Research shows that Refugee Image in Lithuanian, British and US Press Is Mainly Negative

Research | 2017-07-21

Surge, wave, tsunami, flood – images related to water are the most common when talking about refugees in Lithuanian, UK and US media. Also, refugees are often associated with a disease – headache, fever or cancer, a heavy load or a weapon. Although British media uses the most neutral metaphors related to refugees, no positive images were detected in either of the countries’ media analysed.

Ieva Senkutė, Kaunas University of Technology (KTU) graduate and a professional translator made such a conclusion after researching more than 200 articles publicised in Lithuanian, American and British online media. For the work, which was her bachelor’s studies project, Ieva received an award from Lithuanian Academy of Science.

“Through conceptual metaphors journalists express their attitude towards refugees and in such a way shape public’s understanding of the phenomenon. It is strange and somewhat disappointing that no metaphors having positive connotations were detected”, says Ieva.

Her research shows that British media is the most neutral, whereas Americans often tend to depict refugees as a threat of terrorism: “These findings were not very surprising – British are famous for their manners, therefore the metaphors used in the UK’s media are the least aggressive. On the other hand, Americans are constantly fearing terrorism and refugees are considered a threat to their country’s security”.

Water Imagery Is the Most Common

“Southern Europe is experiencing the surge of refugees…”, “The flow of refugees in Lithuania would influence…”, “Tsunami of hundred thousands of refugees is a fact…” – these and similar quotes were found on main Lithuanian news pages (the articles researched were publicised on, and writing on refugee situation in Europe.

The most common image associated with refugees is water – it can be detected in media of the UK, the US and Lithuania. Depiction of refugees as of a load (“We share the load, its size – 1 105 refugees”, – is also popular in all the media researched.

Also, refugee crisis in the analysed three countries’ media is often associated with phenomena of animal kingdom: caravan, elephant in a room, pheasants laying eggs, etc. The need to tame it is often expressed, as it often causes unfavourable health conditions, such as headache and even cancer. Naturally, all these definitions are being used as metaphors – images, which assist in understanding of the information.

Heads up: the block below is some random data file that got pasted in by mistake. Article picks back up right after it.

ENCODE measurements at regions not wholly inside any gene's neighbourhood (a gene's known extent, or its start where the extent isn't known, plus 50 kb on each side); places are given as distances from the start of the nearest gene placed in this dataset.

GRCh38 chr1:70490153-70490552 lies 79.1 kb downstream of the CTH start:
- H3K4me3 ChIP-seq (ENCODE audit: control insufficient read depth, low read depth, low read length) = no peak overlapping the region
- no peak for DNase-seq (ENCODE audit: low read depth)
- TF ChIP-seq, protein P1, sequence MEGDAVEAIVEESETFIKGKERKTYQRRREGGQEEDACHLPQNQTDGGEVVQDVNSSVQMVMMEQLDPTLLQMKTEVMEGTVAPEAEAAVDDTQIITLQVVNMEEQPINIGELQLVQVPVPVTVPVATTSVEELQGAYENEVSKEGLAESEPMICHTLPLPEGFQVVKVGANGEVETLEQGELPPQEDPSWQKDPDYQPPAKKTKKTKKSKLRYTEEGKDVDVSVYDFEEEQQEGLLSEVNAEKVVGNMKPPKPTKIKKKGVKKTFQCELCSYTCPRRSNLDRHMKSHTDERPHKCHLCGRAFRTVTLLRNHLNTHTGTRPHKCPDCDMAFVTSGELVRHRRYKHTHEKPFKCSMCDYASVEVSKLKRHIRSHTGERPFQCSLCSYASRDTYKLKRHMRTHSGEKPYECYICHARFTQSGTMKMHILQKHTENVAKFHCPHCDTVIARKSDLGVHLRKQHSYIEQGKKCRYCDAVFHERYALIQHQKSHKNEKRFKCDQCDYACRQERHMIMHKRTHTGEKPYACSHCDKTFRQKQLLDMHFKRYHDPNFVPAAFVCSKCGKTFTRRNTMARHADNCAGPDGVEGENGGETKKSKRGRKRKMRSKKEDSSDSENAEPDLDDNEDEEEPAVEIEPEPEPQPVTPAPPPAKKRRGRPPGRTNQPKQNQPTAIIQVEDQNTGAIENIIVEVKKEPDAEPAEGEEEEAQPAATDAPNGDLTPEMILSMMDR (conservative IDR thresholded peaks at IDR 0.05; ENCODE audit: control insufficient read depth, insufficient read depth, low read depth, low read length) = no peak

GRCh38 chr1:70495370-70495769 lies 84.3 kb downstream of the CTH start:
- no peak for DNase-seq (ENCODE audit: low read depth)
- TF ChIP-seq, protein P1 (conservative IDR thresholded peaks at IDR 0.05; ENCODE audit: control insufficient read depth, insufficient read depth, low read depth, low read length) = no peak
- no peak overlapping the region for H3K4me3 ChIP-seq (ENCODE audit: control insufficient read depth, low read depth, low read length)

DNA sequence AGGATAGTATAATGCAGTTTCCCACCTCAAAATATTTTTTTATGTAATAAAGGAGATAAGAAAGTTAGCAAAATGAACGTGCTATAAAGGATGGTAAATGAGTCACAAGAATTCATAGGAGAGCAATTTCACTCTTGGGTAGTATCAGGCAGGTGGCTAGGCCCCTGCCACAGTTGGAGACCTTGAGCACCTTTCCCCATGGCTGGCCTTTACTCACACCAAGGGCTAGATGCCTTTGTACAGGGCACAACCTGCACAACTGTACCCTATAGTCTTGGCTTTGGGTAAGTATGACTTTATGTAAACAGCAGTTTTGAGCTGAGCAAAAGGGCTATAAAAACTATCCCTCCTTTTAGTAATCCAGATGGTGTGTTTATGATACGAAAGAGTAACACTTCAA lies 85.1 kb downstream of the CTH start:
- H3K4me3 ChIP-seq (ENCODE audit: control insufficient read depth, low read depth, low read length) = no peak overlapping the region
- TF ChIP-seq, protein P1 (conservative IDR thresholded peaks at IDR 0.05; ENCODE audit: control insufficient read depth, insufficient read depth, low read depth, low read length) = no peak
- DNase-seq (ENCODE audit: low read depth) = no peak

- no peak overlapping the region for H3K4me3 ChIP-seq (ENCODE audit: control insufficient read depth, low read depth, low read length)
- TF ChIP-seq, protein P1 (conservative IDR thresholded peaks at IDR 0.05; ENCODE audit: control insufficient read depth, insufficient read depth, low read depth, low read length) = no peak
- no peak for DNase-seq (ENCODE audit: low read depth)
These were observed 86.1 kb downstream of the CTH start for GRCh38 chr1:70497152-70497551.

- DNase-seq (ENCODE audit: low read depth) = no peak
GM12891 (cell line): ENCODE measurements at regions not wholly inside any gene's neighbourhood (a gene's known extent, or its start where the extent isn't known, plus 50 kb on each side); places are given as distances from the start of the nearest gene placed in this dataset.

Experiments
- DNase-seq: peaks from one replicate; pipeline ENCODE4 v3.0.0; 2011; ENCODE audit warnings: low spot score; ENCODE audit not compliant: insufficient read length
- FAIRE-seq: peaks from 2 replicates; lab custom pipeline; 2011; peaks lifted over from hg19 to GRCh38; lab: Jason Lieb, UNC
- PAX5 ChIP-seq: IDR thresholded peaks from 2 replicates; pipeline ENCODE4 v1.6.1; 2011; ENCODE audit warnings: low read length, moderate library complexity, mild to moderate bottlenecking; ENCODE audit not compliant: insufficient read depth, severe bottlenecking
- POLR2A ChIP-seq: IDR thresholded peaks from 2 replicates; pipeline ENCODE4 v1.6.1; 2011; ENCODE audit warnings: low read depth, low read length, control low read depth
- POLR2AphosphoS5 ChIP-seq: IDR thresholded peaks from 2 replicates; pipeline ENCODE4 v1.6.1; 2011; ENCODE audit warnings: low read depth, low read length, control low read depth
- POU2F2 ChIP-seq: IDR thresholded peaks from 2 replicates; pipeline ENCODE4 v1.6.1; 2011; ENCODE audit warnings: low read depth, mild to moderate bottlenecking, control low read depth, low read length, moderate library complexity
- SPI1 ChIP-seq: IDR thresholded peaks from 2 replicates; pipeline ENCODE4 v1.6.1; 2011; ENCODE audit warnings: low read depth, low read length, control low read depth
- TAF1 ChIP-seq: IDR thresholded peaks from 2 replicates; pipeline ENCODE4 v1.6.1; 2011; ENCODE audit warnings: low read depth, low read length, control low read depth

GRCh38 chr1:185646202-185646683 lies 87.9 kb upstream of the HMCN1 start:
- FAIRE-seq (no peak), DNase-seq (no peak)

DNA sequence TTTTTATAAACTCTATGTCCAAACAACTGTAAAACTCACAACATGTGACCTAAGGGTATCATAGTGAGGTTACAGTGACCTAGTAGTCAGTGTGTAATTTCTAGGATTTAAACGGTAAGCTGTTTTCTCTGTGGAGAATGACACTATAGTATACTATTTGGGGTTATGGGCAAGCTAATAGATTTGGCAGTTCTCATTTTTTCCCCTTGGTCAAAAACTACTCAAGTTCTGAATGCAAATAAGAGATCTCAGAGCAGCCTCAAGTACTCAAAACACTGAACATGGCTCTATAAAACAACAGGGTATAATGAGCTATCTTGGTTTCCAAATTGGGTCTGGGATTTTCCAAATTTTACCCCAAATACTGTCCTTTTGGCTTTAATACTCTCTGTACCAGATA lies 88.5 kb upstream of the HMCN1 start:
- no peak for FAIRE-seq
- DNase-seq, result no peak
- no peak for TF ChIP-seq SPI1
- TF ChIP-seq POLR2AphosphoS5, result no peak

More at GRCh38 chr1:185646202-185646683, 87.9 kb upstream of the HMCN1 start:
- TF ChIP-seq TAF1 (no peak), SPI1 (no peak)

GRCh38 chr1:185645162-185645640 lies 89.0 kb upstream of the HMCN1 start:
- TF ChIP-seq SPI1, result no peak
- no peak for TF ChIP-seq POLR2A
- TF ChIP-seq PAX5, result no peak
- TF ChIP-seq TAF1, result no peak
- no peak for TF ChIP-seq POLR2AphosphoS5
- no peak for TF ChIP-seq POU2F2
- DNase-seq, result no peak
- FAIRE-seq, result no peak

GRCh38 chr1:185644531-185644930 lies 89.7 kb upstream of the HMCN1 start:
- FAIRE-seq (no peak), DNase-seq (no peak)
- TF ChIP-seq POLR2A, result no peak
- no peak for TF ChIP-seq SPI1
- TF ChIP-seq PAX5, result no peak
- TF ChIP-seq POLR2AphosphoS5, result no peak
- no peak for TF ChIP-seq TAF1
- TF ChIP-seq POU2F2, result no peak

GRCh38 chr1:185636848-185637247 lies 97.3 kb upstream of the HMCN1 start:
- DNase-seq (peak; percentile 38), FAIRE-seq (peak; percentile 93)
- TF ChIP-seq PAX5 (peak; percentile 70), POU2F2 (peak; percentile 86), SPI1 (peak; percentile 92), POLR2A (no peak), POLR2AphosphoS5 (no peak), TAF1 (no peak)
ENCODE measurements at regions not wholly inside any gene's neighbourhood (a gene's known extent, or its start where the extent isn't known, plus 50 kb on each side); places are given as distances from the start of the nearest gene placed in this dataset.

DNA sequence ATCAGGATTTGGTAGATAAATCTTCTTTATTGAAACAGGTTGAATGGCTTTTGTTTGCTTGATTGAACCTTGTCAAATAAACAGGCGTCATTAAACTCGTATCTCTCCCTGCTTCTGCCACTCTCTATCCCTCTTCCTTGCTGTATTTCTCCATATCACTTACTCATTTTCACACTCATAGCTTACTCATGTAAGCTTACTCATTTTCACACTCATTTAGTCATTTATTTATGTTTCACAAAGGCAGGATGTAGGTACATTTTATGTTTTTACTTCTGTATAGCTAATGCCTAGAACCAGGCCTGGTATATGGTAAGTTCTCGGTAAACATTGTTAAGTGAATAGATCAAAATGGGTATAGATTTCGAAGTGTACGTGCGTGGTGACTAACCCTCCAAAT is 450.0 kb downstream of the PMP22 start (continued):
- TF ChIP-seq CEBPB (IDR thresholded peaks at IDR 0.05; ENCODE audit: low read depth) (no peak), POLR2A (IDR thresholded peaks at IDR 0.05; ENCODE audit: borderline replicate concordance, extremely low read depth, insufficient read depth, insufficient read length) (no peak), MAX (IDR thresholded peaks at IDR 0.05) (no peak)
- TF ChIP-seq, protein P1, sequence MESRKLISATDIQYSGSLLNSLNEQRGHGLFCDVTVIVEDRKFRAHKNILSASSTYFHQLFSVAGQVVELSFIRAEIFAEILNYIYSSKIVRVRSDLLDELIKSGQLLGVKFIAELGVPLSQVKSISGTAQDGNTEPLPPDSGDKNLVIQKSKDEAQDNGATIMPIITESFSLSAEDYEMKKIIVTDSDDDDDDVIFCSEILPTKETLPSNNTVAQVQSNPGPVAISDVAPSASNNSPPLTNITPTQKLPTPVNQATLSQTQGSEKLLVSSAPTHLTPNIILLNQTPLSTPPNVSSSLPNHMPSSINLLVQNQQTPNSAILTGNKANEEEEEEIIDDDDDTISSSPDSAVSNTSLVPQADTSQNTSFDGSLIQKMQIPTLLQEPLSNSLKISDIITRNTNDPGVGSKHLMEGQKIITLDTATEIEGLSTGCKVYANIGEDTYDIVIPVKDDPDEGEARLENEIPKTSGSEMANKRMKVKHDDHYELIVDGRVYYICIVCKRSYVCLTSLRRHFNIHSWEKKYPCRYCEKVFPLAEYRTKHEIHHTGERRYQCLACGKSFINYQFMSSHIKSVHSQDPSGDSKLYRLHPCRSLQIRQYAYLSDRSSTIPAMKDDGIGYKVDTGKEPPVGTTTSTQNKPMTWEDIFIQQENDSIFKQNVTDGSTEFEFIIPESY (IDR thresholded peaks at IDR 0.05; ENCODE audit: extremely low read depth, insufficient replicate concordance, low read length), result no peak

Refugees’ Images in American Media Are the Most Aggressive

“Conceptual metaphors, which can be defined as structures of thinking, can reveal a lot of information about thought patterns and culture of the country the metaphors derive from”, says the author of the research Senkutė.

According to her, from the very beginning it was clear that the results will be different in different country’s medias: in Lithuanian the word pabėgėlis (Eng. refugee) means a person running away, trying to escape the problems, a deserter, which is different from the connotations the word refugee has.

In the US media refugees and the crisis caused by them tend to be depicted the most aggressively, when comparing with Lithuanian and British press.

For example, the image of rattlesnakes, even if quoted in a politician’s speech, has been mentioned in; on the same page the metaphor where refugees are being described as “an urgent and seemingly metastasizing threat” can be found.

Only in the UK media the metaphor of a guest (usually – unwanted) was detected, and the market-related terms, such as a deal or a share were used to describe the situation connected to refugees: “Scotland itself has so far agreed to take more than its fair share of refugees” (, “Yet, while ministers lay down the welcome mat to a net 330,000 arrivals” (

Lithuanian media articles writing about refugees also mention intellectual metaphors, such as a riddle or a task to be solved. Some metaphors, associated with family or home (“adopting”, “homeless”) were also observed.

The young researcher Ieva Senkutė admits she was expecting more negative outcomes from Lithuanian media analysis. However, the research revealed that although the metaphors have negative connotations, the images they bring to mind are not very aggressive.